There’s a palpable buzz around the Northeastern men’s hockey program right now.
The Huskies were voted to finish first in both the Hockey East media and coaches polls, and their No. 8 placement in the first USCHO poll of the year is the highest Northeastern has ever been ranked to begin a season. The Huskies return with a plethora of key pieces from the team that won the program’s first regular season Hockey East title last March.
But is that buzz warranted? What’s the actual expectation for this program this year? It’s time to break down where this Northeastern team stands as it gets ready to drop the puck on a new season.
Let’s start in goal: Devon Levi is back for another season between the pipes for the Huskies. After speculation on his college future after the season ended in the spring — the Buffalo Sabres, who hold his NHL rights, would’ve happily welcomed him to the professional ranks – the reigning Richter Award winner committed to coming back to NU, news that immediately gave the program a jolt. Levi’s staggering numbers from last year include a .952 save percentage (best in the country and tied for second-best all time), a 1.54 goals against average (third in the nation), and a whopping 10 shutouts (T-second in the country). With a summer at the Sabres’ development camp and more experience under his belt, Levi enters the year as not only one of the top goalies, but also one of the top players in the country.
Outside of the crease, the Huskies return their top four scorers and 13 of their top 15 point producers from a year ago. That group is led by captain Aidan McDonough, who similarly decided to come back for his senior season amidst talk about his NHL future. McDonough ended last season with 25 goals, good for second in the country and just one off the top spot. He led Northeastern with 39 points, a number that was second in Hockey East. McDonough brings poise and a consistent scoring presence to the forward group, and his leadership as captain is expected to drive this team.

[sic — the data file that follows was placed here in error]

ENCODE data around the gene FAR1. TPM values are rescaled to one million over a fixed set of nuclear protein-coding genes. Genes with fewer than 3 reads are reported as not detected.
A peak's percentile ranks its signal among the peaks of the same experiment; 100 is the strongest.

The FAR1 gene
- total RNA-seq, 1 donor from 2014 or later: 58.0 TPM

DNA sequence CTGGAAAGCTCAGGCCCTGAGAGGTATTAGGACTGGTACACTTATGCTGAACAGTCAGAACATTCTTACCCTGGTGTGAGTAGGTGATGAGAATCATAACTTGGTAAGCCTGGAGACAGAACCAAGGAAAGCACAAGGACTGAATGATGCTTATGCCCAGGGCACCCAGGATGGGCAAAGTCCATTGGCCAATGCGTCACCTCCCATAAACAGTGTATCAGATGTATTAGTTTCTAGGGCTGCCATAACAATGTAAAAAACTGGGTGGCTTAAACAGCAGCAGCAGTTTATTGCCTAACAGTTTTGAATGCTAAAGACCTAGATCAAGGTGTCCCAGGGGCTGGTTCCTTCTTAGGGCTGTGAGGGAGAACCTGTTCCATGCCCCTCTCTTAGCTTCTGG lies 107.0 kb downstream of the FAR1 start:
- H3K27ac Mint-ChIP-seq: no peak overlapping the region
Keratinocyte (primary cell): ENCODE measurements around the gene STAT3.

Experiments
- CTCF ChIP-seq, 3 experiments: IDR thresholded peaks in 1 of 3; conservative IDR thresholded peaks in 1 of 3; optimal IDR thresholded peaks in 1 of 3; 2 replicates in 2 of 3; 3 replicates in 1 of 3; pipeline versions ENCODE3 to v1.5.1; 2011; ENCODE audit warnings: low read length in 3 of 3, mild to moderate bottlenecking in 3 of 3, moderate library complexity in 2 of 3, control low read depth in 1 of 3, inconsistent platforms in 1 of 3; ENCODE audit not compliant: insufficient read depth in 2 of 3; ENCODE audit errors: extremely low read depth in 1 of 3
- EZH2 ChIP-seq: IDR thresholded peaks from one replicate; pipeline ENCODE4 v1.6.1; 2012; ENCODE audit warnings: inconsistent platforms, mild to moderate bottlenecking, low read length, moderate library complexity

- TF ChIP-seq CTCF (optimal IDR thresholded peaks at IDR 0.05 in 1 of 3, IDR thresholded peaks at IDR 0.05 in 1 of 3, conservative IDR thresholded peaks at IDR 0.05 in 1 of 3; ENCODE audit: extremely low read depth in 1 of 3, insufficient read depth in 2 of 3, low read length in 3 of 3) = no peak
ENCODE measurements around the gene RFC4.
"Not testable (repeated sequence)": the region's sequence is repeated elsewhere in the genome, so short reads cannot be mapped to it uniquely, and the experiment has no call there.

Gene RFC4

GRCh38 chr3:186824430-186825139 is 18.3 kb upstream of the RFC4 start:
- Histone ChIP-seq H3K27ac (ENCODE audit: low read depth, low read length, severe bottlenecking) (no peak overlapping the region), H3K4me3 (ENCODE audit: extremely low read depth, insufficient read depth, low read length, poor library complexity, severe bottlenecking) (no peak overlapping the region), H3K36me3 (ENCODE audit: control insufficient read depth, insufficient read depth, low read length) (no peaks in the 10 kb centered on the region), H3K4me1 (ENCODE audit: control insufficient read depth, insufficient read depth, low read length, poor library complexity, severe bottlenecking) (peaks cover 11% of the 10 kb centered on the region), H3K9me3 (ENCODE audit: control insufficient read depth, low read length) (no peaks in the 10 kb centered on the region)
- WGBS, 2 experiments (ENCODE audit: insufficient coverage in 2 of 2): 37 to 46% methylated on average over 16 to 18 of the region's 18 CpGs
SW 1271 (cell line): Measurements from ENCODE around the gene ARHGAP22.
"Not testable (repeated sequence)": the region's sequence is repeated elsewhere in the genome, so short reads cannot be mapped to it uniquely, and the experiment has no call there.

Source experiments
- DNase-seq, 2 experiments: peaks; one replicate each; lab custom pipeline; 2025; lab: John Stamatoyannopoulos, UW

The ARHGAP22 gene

McDonough isn’t alone around the goalmouth — juniors Sam Colangelo and Gunnarwolfe Fontaine, Northeastern’s second and third top scorers respectively last year, are also back for another season. The former Chicago Steel linemates combined for 52 points last year, even with Colangelo missing 10 games with an injury. Colangelo’s second-half scoring outburst (23 points in 21 games) was key for the Huskies as they chased down the regular season Hockey East title. Fontaine was one of just seven players from last season’s injury-ridden team to play in all 39 games, and he was the top scorer of the bunch. He led the team with 17 assists, and his grit and playmaking ability makes him one of the most important pieces of this team.
The D corps saw three key departures from last year’s six everyday defensemen — Jordan Harris, Julian Kislin, and Tommy Miller. To replace those three, the Huskies not only need their freshmen to adjust to the college game quickly, but they also need returners to step up. The duo of seniors Jayden Struble and Jeremie Bucheler appears likely to start the year as the top pair. The two combined for a +36 rating last season while playing most of the year as a pairing. Both players saw time on the penalty kill last season, and are also likely candidates to see power-play time this year as those units are formed. Both took a step forward last season, and they’ll need to do so again as the new first pair.
With a large incoming freshman class, the Huskies took just two dips into the transfer portal. Liam Walsh, a graduate transfer from Merrimack, joins the forward group with the ability to play both center and on the wing. Walsh is reunited with McDonough, his former teammate with Cedar Rapids in the USHL, and he’s projected to play as the third center with the potential to move to the wing if needed.